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Railroad line could become relevant again a century after being abandoned

by Ron Wood | June 27, 2021 at 1:03 a.m.
Kansas City & Memphis depot, Highfill, Arkansas, circa 1906. Courtesy of Shiloh Museum of Ozark History / Burton Gholson Collection (S-83-116-36)

Apples and railroads were a big deal in Northwest Arkansas in the early 1900s, with rail lines crisscrossing Benton County to transport apples from the sprawling orchards to market, including a line that once ran from Siloam Springs to Rogers via Highfill.

The rails were ripped up more than a century ago, in 1918, but the old rail bed is still there, at least in places. The 10-mile line is still shown on the Arkansas State Rail Plan, even though the easements have long since lapsed. That means it could be used again to run a spur to the vicinity of the Northwest Arkansas National Airport from the Kansas City Southern tracks in western Benton County.

In theory.

"We worked to ensure that corridor was in the state rail plan, long-term, just in case," said Mike Harvey, chief operating officer of the Northwest Arkansas Council. The council is a nonprofit group comprising local business and government leaders.

"Basically, the corridor, from what I understand, runs along an old rail line that served apple growing communities back when. There were apparently rail spurs all over Benton County a hundred years ago."

Harvey said keeping that rail option could come in handy should an industrial or manufacturing company want to locate west of Northwest National.

"I think we'd have to have a lot of stars line up," Harvey said. "A seriously big industrial prospect that would make the commitment to site a facility there, then the infrastructure could follow, we could apply for grants and so forth to run the infrastructure out there with commitment from the company. I'm not going to say never, but those are rare opportunities."

Harvey said the area should be attractive in the future as the region continues to fill in along the I-49 corridor. He noted manufacturing and distribution companies generally pay good wages without requiring a college degree.

Harvey said members of the council like to think about the next generation in terms of future employment opportunities, and the site near Northwest National likely will be attractive to industry once the infrastructure is developed.

The Arkansas Department of Transportation is working on a planned access road to Northwest National and possibly beyond. They're also looking at the possibility of a road connecting the Bella Vista Bypass with the U.S. 412 Springdale Northern Bypass. A western beltway has also been discussed but would be several years further out.

Development of the area would be a long-term project, Harvey said.

"The thinking is that maybe five or 10 years from now that could have the potential to be a developed industrial park or commerce park and be ready for tenants. The rail story is just a little bitty piece of that."

The Highfill Council, earlier this month, narrowly passed an ordinance to change the zoning of just over 1,000 acres of land belonging to Mathias Ranch LLC from light industrial to general industrial.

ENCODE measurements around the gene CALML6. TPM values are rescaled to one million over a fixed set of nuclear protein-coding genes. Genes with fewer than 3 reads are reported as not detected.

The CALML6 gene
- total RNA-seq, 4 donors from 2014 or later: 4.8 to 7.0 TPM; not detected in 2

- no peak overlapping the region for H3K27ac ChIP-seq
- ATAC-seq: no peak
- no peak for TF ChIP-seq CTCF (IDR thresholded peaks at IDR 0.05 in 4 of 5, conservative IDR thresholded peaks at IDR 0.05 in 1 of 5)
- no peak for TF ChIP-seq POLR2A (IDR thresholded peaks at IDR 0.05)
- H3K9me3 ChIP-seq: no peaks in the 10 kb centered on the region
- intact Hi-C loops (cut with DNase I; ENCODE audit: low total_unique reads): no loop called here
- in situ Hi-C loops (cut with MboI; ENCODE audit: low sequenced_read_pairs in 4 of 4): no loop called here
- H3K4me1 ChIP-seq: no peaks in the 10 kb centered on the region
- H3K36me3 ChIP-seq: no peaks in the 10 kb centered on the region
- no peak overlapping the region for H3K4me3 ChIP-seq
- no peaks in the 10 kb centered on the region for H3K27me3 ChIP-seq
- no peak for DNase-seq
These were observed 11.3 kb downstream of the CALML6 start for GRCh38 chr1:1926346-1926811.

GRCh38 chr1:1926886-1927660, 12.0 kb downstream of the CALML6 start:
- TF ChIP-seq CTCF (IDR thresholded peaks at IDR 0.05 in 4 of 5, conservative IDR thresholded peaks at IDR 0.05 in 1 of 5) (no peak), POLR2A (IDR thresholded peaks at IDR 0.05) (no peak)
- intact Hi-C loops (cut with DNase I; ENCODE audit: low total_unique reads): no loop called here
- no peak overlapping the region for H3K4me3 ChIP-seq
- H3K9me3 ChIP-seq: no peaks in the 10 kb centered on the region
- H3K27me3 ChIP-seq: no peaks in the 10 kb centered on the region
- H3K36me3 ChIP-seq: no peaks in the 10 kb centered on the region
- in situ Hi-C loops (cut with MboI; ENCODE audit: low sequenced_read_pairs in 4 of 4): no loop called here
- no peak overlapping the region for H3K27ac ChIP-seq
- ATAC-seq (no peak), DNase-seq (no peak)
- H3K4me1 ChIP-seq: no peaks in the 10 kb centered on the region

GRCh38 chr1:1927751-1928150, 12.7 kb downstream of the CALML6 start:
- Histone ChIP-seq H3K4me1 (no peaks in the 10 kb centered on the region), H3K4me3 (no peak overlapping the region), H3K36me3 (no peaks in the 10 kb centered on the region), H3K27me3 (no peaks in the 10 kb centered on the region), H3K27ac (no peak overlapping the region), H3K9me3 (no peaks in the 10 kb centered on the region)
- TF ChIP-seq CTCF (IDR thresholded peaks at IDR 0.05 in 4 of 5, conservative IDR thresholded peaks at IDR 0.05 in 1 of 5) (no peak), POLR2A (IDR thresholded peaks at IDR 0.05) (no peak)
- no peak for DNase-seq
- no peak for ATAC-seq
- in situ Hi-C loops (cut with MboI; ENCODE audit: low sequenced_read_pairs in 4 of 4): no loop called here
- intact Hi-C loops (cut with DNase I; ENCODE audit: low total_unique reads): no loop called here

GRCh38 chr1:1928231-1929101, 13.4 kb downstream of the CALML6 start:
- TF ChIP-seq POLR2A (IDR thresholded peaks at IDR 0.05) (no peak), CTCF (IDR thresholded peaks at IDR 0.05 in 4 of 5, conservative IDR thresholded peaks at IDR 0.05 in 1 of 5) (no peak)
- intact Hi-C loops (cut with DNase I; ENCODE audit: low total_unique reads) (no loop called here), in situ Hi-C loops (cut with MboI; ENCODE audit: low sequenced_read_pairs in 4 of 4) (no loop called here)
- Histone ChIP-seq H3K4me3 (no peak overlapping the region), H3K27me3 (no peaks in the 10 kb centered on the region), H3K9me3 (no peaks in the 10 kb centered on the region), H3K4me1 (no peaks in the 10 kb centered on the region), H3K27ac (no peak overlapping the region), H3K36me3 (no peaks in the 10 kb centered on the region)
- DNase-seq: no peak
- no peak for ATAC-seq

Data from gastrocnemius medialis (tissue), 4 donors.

The land had been rezoned from rural-residential to light industrial in September 2016. The zoning change makes it possible for heavier industrial uses.

Tom Hopper, speaking for the Mathias properties, said the sites west of the airport would be good for industrial use.

Mayor Michelle Rieff said she had met with a prospective buyer for the land, and the sale has the support of the Northwest Arkansas Council and the Walton Family Foundation.

Rails and wings

Andrew Branch, chief development officer of Northwest National, said airport officials are always looking to attract nearby businesses. There are more than 1,500 acres available west of the airport, but Northwest National isn't likely to get into the railroad building business, Branch said.

"We wouldn't be directly involved, but we would be enthusiastically encouraging it," he said.

The Federal Aviation Administration generally disallows the airport from spending money off airport land, he said.

Branch noted money the airport has spent on the proposed access road has come from an old federal earmark, not airport revenue.

"I don't think there are any viable plans to build anything. There are always ideas for manufacturing, but nothing's in the works that I think is going to get done," Branch said. "It's like, if we ever get a project over here, they may need rail. Where would we put it? That's kind of where that is."

Branch said locating industrial or manufacturing businesses near the airport could also help with their FAA compliance.

"One of our responsibilities with the FAA is to try to ensure compatible land use around the airport, and the FAA generally doesn't want houses, residential, to be built really close to an airport because it's just dangerous, and it's loud."

Since the airport doesn't own the land around the airport, all they can do is ask Highfill, Centerton and Bentonville nicely to keep residential development at bay, he said.